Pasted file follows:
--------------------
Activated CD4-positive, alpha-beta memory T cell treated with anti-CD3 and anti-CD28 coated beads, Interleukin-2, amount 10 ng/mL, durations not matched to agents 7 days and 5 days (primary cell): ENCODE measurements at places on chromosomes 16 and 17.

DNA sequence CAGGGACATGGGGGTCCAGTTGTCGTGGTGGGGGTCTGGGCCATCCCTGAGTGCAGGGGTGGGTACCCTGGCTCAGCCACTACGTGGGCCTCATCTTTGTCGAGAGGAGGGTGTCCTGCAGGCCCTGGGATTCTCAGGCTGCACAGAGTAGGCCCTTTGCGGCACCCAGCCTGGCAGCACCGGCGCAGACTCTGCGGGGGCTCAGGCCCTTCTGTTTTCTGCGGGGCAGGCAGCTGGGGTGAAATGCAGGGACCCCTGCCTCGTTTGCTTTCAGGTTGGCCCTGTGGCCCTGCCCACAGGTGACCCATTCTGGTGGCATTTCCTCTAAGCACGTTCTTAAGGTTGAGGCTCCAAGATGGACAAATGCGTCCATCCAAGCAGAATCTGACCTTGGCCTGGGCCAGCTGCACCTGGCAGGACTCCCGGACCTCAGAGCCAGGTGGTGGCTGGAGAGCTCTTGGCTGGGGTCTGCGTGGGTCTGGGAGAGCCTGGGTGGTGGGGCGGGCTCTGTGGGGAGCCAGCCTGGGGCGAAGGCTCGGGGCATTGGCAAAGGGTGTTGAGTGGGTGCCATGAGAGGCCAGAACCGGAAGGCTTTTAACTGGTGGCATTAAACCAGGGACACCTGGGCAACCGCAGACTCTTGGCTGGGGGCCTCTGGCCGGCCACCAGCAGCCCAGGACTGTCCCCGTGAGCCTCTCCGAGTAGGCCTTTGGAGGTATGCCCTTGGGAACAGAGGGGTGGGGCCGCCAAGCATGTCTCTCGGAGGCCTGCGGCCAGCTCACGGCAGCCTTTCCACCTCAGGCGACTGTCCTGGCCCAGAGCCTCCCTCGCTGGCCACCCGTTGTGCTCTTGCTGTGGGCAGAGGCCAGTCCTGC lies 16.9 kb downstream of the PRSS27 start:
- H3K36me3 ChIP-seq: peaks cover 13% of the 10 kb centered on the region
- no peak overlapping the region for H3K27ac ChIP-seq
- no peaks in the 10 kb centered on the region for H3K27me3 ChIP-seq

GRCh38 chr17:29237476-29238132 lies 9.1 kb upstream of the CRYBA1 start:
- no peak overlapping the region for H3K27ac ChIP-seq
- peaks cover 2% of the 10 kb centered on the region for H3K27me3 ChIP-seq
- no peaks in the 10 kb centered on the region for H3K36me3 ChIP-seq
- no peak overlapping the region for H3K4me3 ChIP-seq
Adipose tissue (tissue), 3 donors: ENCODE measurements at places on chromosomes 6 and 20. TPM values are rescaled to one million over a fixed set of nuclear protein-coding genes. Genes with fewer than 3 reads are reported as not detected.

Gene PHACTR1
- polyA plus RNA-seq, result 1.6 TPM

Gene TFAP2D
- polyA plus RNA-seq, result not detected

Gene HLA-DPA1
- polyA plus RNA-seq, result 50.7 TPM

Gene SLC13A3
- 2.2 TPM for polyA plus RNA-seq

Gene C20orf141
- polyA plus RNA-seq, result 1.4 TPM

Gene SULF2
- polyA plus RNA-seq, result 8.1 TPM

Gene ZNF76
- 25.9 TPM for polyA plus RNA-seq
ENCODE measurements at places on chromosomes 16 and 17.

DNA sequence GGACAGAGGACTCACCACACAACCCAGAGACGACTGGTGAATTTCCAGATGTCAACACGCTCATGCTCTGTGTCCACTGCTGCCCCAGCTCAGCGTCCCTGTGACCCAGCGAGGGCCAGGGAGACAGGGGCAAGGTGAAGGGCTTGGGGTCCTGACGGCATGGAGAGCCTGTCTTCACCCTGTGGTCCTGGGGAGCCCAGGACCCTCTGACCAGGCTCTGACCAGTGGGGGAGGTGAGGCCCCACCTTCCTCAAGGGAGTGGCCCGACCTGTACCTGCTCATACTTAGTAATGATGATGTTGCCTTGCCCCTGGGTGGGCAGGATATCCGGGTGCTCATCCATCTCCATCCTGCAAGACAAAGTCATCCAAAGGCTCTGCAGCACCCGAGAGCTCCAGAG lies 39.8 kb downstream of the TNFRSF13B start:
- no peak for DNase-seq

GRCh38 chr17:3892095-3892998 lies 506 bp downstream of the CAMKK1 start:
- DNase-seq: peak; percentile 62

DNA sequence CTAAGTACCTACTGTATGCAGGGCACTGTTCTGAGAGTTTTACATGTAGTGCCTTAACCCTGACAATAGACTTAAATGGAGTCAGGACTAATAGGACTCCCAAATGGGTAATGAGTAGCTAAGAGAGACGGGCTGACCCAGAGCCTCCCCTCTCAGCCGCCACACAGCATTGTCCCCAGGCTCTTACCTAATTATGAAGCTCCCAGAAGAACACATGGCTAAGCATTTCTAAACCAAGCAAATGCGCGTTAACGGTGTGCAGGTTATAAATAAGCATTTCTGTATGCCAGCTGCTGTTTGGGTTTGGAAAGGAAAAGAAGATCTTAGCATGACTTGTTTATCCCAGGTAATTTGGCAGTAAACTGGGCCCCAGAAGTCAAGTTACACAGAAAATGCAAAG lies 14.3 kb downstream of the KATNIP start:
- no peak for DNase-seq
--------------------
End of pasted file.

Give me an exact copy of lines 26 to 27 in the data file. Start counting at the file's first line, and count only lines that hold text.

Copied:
ENCODE measurements at places on chromosomes 16 and 17.

DNA sequence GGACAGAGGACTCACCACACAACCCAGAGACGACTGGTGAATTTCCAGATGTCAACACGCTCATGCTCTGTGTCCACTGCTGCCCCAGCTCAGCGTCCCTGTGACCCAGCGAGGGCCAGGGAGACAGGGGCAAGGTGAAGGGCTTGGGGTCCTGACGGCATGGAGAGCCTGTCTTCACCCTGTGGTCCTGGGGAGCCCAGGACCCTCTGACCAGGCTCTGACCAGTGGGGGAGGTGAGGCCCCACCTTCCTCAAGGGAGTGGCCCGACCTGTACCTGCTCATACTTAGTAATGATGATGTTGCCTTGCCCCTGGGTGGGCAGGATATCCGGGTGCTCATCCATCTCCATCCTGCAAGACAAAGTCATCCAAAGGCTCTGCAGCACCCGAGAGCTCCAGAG lies 39.8 kb downstream of the TNFRSF13B start: